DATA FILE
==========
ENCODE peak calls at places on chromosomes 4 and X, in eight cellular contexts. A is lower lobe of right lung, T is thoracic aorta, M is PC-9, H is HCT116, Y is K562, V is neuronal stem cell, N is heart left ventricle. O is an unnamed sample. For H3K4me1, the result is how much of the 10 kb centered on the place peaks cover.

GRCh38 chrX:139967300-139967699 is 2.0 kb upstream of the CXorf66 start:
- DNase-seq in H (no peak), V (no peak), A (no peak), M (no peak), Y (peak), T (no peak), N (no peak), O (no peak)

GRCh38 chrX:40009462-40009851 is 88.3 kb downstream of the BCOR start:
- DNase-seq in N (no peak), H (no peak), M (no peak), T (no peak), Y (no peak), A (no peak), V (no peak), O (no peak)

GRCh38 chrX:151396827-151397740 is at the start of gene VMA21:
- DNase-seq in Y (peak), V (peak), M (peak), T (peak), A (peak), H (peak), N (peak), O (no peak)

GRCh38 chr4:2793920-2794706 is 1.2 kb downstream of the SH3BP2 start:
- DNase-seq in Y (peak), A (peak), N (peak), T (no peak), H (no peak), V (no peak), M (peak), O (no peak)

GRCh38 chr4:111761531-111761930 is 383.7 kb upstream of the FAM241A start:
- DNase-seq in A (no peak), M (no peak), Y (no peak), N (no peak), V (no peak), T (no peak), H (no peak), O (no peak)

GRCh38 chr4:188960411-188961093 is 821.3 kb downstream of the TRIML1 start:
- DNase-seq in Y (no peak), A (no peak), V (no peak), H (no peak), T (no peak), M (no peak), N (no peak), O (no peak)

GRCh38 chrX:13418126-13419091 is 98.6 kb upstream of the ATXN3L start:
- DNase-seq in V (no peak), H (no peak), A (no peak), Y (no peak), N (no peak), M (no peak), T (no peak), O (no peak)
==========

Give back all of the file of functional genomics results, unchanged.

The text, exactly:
ENCODE peak calls at places on chromosomes 4 and X, in eight cellular contexts. A is lower lobe of right lung, T is thoracic aorta, M is PC-9, H is HCT116, Y is K562, V is neuronal stem cell, N is heart left ventricle. O is an unnamed sample. For H3K4me1, the result is how much of the 10 kb centered on the place peaks cover.

GRCh38 chrX:139967300-139967699 is 2.0 kb upstream of the CXorf66 start:
- DNase-seq in H (no peak), V (no peak), A (no peak), M (no peak), Y (peak), T (no peak), N (no peak), O (no peak)

GRCh38 chrX:40009462-40009851 is 88.3 kb downstream of the BCOR start:
- DNase-seq in N (no peak), H (no peak), M (no peak), T (no peak), Y (no peak), A (no peak), V (no peak), O (no peak)

GRCh38 chrX:151396827-151397740 is at the start of gene VMA21:
- DNase-seq in Y (peak), V (peak), M (peak), T (peak), A (peak), H (peak), N (peak), O (no peak)

GRCh38 chr4:2793920-2794706 is 1.2 kb downstream of the SH3BP2 start:
- DNase-seq in Y (peak), A (peak), N (peak), T (no peak), H (no peak), V (no peak), M (peak), O (no peak)

GRCh38 chr4:111761531-111761930 is 383.7 kb upstream of the FAM241A start:
- DNase-seq in A (no peak), M (no peak), Y (no peak), N (no peak), V (no peak), T (no peak), H (no peak), O (no peak)

GRCh38 chr4:188960411-188961093 is 821.3 kb downstream of the TRIML1 start:
- DNase-seq in Y (no peak), A (no peak), V (no peak), H (no peak), T (no peak), M (no peak), N (no peak), O (no peak)

GRCh38 chrX:13418126-13419091 is 98.6 kb upstream of the ATXN3L start:
- DNase-seq in V (no peak), H (no peak), A (no peak), Y (no peak), N (no peak), M (no peak), T (no peak), O (no peak)